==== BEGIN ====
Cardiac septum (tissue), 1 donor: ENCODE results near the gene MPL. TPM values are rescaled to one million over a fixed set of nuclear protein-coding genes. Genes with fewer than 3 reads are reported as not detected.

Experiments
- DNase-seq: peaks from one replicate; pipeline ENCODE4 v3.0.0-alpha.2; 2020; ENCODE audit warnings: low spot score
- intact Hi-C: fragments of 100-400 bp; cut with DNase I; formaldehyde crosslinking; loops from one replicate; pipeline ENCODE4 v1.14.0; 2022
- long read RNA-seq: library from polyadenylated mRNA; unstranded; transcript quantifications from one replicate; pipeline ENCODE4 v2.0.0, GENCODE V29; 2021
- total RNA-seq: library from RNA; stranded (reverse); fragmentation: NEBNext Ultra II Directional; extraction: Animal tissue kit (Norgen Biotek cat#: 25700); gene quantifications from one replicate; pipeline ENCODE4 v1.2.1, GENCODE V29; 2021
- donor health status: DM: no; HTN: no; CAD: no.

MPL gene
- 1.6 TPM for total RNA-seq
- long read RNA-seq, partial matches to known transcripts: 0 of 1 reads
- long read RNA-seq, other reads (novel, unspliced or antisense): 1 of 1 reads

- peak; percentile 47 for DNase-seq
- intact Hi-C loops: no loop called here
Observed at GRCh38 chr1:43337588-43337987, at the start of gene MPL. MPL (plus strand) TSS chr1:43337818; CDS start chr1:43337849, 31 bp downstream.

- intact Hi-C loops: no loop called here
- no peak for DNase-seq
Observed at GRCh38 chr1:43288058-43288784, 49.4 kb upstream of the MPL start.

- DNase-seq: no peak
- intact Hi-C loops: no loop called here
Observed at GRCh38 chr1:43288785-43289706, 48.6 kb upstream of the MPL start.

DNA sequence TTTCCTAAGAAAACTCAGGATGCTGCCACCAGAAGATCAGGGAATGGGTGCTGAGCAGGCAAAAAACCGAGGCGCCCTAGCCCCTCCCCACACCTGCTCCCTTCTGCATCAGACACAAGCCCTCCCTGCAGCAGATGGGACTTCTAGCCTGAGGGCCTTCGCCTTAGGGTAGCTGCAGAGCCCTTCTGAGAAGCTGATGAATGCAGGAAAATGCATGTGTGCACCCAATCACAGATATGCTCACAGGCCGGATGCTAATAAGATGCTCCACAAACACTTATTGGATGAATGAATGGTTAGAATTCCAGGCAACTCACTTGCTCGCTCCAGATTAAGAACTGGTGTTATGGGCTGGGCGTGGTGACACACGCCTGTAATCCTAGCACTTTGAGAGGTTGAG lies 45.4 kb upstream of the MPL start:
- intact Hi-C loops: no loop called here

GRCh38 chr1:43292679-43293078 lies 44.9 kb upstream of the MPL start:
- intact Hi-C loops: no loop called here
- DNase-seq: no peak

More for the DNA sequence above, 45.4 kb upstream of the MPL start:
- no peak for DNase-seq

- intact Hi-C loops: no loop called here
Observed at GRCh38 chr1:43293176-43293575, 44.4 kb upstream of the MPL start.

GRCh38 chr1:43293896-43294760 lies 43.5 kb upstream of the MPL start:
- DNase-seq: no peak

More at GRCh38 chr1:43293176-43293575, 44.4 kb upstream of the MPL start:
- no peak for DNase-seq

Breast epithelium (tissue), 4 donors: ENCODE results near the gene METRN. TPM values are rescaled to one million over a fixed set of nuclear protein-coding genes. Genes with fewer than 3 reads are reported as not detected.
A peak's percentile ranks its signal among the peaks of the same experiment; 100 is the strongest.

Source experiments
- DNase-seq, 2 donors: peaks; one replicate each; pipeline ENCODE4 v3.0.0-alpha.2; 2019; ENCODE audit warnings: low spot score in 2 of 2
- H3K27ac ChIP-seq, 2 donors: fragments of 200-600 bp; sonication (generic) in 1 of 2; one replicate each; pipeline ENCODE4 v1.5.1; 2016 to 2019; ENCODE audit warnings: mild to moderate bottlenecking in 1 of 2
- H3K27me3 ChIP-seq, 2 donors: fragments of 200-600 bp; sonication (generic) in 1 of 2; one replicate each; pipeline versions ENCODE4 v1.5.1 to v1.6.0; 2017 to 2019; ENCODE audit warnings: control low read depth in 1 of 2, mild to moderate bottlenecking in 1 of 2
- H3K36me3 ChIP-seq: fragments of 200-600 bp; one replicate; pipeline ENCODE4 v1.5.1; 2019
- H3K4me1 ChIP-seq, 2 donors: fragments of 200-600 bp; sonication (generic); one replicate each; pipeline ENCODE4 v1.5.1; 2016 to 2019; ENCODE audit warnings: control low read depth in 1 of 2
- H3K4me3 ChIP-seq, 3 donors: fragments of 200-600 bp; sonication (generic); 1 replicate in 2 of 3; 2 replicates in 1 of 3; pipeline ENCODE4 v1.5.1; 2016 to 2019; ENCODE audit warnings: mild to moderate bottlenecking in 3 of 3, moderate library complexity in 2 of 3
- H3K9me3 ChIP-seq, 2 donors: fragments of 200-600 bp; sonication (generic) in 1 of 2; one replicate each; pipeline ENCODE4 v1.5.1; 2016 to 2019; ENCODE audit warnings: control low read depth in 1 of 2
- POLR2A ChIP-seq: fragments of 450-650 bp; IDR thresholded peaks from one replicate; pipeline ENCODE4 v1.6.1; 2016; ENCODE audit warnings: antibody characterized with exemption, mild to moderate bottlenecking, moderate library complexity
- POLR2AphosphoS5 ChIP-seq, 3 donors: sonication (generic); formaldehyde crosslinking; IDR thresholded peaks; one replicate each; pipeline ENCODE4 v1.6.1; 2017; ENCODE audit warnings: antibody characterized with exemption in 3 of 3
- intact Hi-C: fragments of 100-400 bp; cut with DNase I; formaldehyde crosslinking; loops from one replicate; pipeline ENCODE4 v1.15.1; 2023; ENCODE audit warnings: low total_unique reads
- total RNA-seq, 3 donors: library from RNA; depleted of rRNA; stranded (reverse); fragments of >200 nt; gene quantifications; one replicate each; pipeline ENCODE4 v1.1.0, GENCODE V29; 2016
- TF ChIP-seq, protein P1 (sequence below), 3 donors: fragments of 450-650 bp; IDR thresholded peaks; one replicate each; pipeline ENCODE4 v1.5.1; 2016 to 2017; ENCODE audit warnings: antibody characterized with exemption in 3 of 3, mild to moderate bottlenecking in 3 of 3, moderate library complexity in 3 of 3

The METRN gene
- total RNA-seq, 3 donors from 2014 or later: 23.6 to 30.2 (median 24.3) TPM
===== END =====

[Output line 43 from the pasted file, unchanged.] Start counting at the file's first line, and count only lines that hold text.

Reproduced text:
- H3K9me3 ChIP-seq, 2 donors: fragments of 200-600 bp; sonication (generic) in 1 of 2; one replicate each; pipeline ENCODE4 v1.5.1; 2016 to 2019; ENCODE audit warnings: control low read depth in 1 of 2